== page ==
Of course, one of the hottest topics this year has been ransomware, which was also a prominent topic in our report. While not new, ransomware is certainly more prevalent than it has been. Basic security measures – rather than significant developments – are the answer to protecting and recovering from a ransomware attack. First, continual user education on phishing scams so that malicious attachments and links are recognized and not activated. If a successful attack has your data hostage then engage the appropriate authorities and restore your environment from recent back-ups. Do not pay the ransom as there is no guarantee the decryption keys will come, will work, or won't re-encrypt your system at a future time.

What security/privacy issues have improved?

We've seen improvements where the industry stands together against backdoors, we've seen improvements from vendors implementing broad mitigations to address entire classes of vulnerabilities, and we've seen the strong need to get back to the basics of securing the digital environment. Patching, back-ups and user education continue to be the core of security and combat such prevalent issues as ransomware and spearphishing. There's more work to be done, but it has been encouraging.

How have things changed for women in security over the last year or two? 

It's more top of mind and leaders are more aware of the issues, but we have less women in cybersecurity now, according to an (ISC)2 report, than we did a year ago. More and more women are studying information security and considering it for a career, but we aren't doing enough to retain and promote the ones already here. Leaders need to pay them what their skill-level and accomplishments demand in the market – regardless of gender. Given a level playing field, the women aren't any more likely to leave the industry than the men.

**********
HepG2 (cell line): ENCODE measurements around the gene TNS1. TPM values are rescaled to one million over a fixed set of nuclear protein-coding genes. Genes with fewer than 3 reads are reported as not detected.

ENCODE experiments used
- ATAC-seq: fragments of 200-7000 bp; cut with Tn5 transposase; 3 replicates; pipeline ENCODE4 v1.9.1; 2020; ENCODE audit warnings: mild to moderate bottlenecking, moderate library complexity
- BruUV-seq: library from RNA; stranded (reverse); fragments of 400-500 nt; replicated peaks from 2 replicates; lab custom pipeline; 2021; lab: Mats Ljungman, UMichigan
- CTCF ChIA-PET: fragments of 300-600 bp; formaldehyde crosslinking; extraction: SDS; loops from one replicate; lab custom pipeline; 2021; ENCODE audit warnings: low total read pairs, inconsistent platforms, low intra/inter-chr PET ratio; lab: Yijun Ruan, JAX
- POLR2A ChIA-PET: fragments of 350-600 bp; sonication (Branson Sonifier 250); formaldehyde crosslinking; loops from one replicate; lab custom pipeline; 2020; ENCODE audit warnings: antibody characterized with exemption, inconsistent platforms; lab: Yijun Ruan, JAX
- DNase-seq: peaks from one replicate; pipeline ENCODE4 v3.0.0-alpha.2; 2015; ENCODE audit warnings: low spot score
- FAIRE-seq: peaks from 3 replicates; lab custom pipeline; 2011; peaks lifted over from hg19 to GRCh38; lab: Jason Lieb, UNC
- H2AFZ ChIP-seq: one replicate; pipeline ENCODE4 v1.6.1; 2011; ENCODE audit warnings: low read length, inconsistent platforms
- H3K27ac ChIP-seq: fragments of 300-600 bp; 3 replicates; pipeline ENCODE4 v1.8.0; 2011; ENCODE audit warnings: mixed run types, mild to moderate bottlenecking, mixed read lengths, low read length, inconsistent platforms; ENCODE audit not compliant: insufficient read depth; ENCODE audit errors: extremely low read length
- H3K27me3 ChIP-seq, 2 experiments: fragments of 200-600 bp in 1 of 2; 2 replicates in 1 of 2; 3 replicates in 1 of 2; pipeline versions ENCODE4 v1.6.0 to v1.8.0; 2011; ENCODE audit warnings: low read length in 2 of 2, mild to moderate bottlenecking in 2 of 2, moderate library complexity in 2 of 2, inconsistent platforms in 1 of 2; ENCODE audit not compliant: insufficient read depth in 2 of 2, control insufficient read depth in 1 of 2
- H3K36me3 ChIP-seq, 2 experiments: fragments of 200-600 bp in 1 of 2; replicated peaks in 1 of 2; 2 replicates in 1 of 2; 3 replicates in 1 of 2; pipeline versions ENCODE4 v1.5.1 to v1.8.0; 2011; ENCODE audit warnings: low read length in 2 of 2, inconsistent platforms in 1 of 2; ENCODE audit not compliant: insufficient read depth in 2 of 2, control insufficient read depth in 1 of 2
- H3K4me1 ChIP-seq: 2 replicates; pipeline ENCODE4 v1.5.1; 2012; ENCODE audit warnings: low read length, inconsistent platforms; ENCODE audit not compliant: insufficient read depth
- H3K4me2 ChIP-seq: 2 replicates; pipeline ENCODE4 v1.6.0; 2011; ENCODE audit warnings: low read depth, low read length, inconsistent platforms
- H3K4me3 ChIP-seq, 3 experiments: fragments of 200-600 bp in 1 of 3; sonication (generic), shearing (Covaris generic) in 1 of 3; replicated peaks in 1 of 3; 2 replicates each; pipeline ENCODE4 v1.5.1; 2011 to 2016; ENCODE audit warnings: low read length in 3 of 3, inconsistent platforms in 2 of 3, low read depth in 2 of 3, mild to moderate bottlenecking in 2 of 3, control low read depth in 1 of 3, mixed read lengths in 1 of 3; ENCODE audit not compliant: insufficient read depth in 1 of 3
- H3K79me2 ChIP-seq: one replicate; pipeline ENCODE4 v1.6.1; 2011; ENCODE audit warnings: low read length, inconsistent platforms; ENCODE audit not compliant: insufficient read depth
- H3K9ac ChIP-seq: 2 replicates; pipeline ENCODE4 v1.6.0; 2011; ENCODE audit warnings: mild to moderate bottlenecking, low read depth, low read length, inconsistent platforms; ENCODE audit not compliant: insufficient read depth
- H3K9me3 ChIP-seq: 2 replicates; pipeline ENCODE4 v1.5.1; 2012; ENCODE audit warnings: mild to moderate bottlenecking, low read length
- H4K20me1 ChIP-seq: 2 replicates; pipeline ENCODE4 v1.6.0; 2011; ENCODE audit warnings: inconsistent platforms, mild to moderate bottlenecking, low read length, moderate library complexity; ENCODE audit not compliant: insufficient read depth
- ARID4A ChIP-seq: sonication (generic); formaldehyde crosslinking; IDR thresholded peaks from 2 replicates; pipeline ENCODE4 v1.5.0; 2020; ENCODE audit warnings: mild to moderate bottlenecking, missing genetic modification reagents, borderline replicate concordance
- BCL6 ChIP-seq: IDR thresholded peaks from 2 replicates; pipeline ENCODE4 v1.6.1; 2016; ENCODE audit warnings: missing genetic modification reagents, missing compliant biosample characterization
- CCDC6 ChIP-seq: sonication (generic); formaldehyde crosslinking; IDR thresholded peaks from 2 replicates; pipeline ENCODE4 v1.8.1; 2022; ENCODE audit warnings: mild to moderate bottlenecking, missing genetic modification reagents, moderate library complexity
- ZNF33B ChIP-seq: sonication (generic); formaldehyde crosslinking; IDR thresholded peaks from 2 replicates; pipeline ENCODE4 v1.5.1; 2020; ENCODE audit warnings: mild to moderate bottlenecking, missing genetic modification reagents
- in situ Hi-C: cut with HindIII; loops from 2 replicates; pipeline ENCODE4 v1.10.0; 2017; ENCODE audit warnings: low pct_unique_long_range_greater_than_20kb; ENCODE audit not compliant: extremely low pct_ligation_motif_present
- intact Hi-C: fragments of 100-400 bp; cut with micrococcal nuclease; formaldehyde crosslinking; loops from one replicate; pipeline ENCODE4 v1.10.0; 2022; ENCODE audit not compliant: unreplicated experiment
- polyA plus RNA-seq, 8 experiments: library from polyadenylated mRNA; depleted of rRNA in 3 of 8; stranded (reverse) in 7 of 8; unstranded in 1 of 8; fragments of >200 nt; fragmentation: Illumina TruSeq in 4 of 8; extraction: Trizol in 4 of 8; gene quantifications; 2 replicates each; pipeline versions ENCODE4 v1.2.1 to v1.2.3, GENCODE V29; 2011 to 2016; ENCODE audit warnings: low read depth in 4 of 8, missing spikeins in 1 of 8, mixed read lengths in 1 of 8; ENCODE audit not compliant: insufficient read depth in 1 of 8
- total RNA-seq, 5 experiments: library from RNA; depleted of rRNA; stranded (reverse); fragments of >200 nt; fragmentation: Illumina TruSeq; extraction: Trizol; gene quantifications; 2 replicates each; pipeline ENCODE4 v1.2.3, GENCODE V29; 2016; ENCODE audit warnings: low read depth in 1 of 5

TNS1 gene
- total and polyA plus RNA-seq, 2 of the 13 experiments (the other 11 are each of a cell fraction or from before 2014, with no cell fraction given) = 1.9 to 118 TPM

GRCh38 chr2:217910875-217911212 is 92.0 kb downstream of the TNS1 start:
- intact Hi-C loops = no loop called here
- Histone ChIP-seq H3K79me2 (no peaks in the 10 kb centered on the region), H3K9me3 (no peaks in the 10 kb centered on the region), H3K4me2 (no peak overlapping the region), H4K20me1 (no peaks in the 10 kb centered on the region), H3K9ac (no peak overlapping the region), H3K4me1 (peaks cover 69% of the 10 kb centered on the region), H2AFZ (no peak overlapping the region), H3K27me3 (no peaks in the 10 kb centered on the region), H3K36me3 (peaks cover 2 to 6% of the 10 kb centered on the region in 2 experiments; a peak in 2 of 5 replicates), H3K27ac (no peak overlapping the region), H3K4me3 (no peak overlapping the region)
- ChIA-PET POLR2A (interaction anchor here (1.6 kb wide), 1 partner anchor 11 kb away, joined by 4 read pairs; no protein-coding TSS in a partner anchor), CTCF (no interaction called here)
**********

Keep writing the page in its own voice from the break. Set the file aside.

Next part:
To sum it up, I would say challenge, communicate and compensate. We have raised awareness, now let's move toward improving the environment and actually solving the gap.

What advice would you give young women interested in entering this field?

You don't have to be an engineer to have a great career in security. The hard problems we need to solve take all kinds of backgrounds, experience, training and schools of thought. Come open-minded and eager to make a difference securing our digital world. Find your passion and go do that thing, but do it in the cybersecurity field.